I came to realize, much later in life, that living this way really had affected my mother, and that she never really got over some of it.

My Dad always knew. He loved her till the day he died, living as he did every day of his life by his regimental motto, Loyaute M’Oblige (Loyalty Binds Me—pretty much the equivalent of Semper Fi.  Dad would have made a splendid US Marine.  Mr She says so, and he would know). But Mum made my father’s life extremely difficult sometimes. And mine. And those of my siblings. Thank goodness we weathered the storm, and came out on the other side of it (mostly) intact. And, perhaps, a little wiser and kinder than we were going in.

One thing she always loved, and taught us to love, was music. Mum loved just about any sort of music. Well, truth be told, she wasn’t terribly fond of classical music. We had an LP of the Boston Pops playing the ‘good bits’ of several longer works. It was called Classical Music for People Who Hate Classical Music. That was about as far as she was willing to go in that direction.

Mostly, though, she loved songs that you could sing along with. Like, Praise the Lord and Pass the Ammunition.

And, she especially loved this one:

 

Honestly, I must have heard this song a thousand times (so many times that I grew sick of it) in my life. And heard, and seen, the story of “The Forces’ Sweetheart” who spent her early twenties practically living with the troops, on stage in the European Theater, on stage in Burma, wherever there were troops, there she was. On stage. In front of thousands of troops.  Singing.

But today, when I thought about this song, I imagined Vera Lynn singing it to just one person–to a frightened thirteen year old girl who was hearing it for the first time on the wireless, or who was putting the borrowed 78 record on the old wind-up gramophone; a little girl who lugged her ugly gas mask with her everywhere she went, in case of a gas attack; who sometimes didn’t have enough to eat, or nice clothes to wear; who was watching the country, and the way of life she loved so much, blowing up and burning down all around her; and who spent every night sleeping in a concrete box because that was the best thing her parents could think of to do to keep her safe.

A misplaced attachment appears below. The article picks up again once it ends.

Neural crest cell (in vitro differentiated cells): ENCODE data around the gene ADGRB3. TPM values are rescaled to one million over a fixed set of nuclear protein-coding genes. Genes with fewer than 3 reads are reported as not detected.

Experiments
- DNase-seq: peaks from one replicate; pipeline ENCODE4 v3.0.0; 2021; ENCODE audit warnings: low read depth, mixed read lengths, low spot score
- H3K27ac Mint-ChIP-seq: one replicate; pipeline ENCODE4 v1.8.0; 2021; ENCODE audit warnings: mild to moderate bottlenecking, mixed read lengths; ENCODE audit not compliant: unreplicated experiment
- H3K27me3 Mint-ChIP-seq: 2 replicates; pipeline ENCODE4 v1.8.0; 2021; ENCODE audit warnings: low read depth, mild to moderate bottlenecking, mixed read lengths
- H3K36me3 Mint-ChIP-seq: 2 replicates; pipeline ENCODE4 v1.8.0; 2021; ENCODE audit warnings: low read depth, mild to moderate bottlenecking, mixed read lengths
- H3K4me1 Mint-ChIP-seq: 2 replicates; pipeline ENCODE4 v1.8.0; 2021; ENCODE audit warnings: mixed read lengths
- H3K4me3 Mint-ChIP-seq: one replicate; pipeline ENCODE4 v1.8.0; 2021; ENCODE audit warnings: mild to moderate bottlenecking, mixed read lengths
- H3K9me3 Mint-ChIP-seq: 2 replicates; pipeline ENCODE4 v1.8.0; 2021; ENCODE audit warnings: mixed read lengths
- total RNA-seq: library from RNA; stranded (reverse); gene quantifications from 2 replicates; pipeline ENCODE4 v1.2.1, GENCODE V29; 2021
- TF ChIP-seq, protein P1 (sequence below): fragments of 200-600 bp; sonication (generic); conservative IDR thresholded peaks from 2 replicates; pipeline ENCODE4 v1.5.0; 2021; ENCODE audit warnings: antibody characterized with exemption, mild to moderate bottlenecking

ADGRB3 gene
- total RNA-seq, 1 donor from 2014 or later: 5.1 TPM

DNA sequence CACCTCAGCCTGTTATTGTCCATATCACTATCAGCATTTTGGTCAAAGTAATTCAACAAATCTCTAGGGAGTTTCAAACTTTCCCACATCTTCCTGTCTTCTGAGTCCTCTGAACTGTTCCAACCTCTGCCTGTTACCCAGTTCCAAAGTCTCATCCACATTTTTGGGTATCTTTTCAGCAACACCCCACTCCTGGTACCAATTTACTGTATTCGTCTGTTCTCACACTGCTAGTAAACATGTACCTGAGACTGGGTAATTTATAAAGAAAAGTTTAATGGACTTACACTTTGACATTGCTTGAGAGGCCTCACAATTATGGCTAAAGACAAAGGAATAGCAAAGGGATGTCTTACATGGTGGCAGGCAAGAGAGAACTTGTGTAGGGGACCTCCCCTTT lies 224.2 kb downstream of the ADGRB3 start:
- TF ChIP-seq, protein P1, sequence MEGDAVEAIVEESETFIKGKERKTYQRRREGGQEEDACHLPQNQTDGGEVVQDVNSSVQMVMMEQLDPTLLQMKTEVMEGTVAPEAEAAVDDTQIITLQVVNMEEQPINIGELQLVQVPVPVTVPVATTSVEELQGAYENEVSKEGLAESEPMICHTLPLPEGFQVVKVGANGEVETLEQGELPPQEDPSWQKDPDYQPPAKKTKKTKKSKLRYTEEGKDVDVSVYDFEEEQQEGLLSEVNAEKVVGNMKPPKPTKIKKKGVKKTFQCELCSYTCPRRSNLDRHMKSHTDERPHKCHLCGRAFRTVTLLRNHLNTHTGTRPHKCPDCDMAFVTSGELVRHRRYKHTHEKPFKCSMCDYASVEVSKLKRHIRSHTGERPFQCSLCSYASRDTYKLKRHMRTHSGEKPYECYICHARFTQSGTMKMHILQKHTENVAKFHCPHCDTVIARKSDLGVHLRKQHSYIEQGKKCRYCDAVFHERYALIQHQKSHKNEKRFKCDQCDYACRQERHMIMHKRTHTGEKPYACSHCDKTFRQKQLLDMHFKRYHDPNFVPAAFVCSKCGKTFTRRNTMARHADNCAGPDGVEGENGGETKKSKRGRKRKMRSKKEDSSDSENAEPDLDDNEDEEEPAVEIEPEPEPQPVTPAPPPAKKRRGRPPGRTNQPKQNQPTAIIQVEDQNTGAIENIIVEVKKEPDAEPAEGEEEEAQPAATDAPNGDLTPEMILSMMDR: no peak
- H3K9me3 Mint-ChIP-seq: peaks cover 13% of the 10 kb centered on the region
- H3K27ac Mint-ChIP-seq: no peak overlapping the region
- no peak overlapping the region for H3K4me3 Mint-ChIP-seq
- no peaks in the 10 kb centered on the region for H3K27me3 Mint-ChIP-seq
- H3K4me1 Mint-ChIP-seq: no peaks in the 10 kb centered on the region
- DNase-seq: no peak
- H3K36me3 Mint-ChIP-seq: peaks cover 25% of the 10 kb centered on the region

And I thought, “no wonder my mother loved this song so much.” Because it described everything, and the only things, that my mother wanted.  Everything, and the only things, she dreamed of. No more war. The birds to sing. The flowers to bloom. Enough food to eat. Her own bedroom back.  Her own life back.

My granddaughter is eight now, and fortunate to live in safety and security, in a land of plenty. I think that, with a few additions (her family; her stuffed animals; her teachers; her cat), everything on Vera Lynn’s list* would make my granddaughter’s “top ten” countdown of “things I love.”

Because, in spite of the rigors of modern life, under it all, we haven’t changed all that much in seventy four years, have we? Lord knows, I hope not. I’m not sure I want to know us if we have.

May the land of plenty my granddaughter lives in not only survive, but prosper, and may its people find each other again, in love and fellowship, whatever happens on Tuesday. Because I will not believe that any of them wants anything other than the best for themselves and their children, now, and forever.  And those things, those simple things, have not changed, and do not change.

The bluebirds are gone for this year (I saw them congregating on the fence posts recently, prior to taking off, a bit late this year). I’m trusting that they’ll be back in the Spring.

* * * * *

The best posts on Ricochet usually aren’t the angry or the snarky posts that provoke fights or more snark, no matter how occasionally amusing or cathartic those may be. They are almost always the posts that make us think, make us reflect, that reveal a truth hitherto unknown or unrecognized (sometimes willfully so), or that lead us to our own meditations, musings and insights about our own lives or place in the world, no matter how small each of those insights may be.

Thank you, iWe, for such a post today! I’m grateful . . . .

Has there been a Ricochet post that has led you to a valuable insight, no matter how great or small?  If so, and if you’d like to, please share.

*Go Vera Lynn! 99 years young and still with us. And, may God bless her, and all those entertainers who spend, and spent, years of their own lives, often putting themselves in harm’s way, entertaining the troops.